• Organizations with engaged employees showed a 19% increase in operating income over a 12 month period, compared to a 33% decrease in companies with disengaged employees (Towers Perrin, 2008)
  • 80% of employees with a high degree of trust in management are committed to the organization, compared with 25% of employees with a low degree of trust ( Center for Creative Leadership, 2009)


Stay tuned for next weeks blog….”Ways you’re accidently demotivating your team”


“Sometimes not getting what you want is a wonderful stroke of luck.”- Dalai Lama

Hello Fellow Followers! We all can recall a time in life where we’ve been disappointed and though it can be frustrating we also understand that in life disappointments will come and go. Today I’m challenging you to adjust your perspective of being let down and encourage you to be empowered by failures.

Here are a few quick tips from Lori Deschene –co-founder of Create your life story, on how you can bounce back from failure and turn it into success:

Define success on your own terms.

Failure is a subjective term. If you have very rigid ideas of what it means to succeed, you will often feel disappointed. If there’s one thing that’s certain in life, it’s that nothing is certain, so why pin your sense of self-worth to something that may or may not happen?

Find the value in failure.

If you’re looking for a job and you don’t ace an interview, you could either decide you failed at that interview, or you succeeded in learning something to help you in the next—which might be an even better opportunity than the one that just past.

Focus on the process, not the results.

Just because you didn’t reach a specific goal you set, that doesn’t mean you can’t still do what you’d like to do. It’s not over just because you didn’t create one specific outcome. The benefit of adopting a process-oriented approach is that it’s easier to be mindful when you focus on the action steps. This doesn’t mean you stop setting goals and measuring your progress toward them. It just means let each step fuel your sense of meaning, joy, and accomplishment.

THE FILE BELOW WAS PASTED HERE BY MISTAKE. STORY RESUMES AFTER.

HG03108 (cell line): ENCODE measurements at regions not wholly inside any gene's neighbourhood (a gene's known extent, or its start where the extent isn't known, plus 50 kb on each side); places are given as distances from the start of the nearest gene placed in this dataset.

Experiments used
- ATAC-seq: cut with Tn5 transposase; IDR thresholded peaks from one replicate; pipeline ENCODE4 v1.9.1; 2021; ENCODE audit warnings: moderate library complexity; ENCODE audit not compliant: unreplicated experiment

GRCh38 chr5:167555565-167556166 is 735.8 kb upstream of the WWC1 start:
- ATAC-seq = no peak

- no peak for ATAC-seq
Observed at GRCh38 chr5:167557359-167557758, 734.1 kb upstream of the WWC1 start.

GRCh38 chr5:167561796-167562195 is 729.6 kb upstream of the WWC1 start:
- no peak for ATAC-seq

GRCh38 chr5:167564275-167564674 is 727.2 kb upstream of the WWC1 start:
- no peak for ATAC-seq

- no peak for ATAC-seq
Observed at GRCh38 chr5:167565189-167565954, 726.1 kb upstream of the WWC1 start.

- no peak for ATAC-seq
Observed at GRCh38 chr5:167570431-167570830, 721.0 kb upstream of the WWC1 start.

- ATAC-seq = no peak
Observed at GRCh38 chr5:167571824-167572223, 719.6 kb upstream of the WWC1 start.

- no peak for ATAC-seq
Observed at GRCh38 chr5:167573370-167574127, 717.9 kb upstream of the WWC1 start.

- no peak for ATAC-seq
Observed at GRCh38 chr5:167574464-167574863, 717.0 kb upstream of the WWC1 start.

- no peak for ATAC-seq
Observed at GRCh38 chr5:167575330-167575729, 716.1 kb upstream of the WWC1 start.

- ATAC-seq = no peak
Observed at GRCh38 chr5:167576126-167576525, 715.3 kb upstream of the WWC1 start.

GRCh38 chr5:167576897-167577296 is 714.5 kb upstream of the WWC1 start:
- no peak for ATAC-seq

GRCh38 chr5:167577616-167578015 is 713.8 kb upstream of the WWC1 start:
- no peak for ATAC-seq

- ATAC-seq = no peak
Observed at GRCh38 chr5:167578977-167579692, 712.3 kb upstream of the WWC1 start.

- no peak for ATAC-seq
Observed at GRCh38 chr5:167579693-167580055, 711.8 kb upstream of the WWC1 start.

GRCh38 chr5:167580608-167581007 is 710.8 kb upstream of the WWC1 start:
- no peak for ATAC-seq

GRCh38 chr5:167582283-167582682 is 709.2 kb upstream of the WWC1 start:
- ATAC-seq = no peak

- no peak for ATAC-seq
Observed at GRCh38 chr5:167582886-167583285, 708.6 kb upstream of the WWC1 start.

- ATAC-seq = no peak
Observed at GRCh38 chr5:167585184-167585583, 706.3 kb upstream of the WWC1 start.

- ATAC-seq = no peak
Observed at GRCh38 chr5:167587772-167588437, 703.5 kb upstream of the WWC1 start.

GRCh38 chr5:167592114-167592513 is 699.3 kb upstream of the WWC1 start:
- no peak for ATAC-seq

Accept that it isn’t always personal.

As much as we’d like to believe hard works always pays off, sometimes there are things beyond our control that have nothing to do with what we did or didn’t do. This may be the reason a lot of people try and try again only to achieve the same results. We can always find room for improvement, but sometimes we need to accept that results aren’t always reciprocal to efforts. However, we increase our odds of creating results if we choose to move forward regardless.

Feedback Helps You Grow

Hello Fellow followers!

Did you know that as a leader giving feedback is a responsibility you perform again and again? Letting people know where they are and where to go next in terms of expectations and goals – yours, their own, and the organizations.

Here are some tips on how to effectively give constructive feedback

  • Begin with the positive and with sincere praise and appreciation.
  • Avoid saying “You do this well, but…” because the follow up criticism wipes out the praise.
  • Point out the person’s importance to you and the organization.
  • Mention your own development areas and what you are doing about them.

Discussing the Results

  • Listening skills are the key to a successful feedback meeting
  • Let him or her do a great deal of the talking.
  • Ask many questions about his/her point of view
  • Put yourself in his/her shoes and really understand what he/she is saying
  • Focus not only on what the person says, but what he/she feels.
  • Let him/her draw their conclusions before giving your opinion

Giving your Point of view

  • Focus on behaviors and styles, not the person.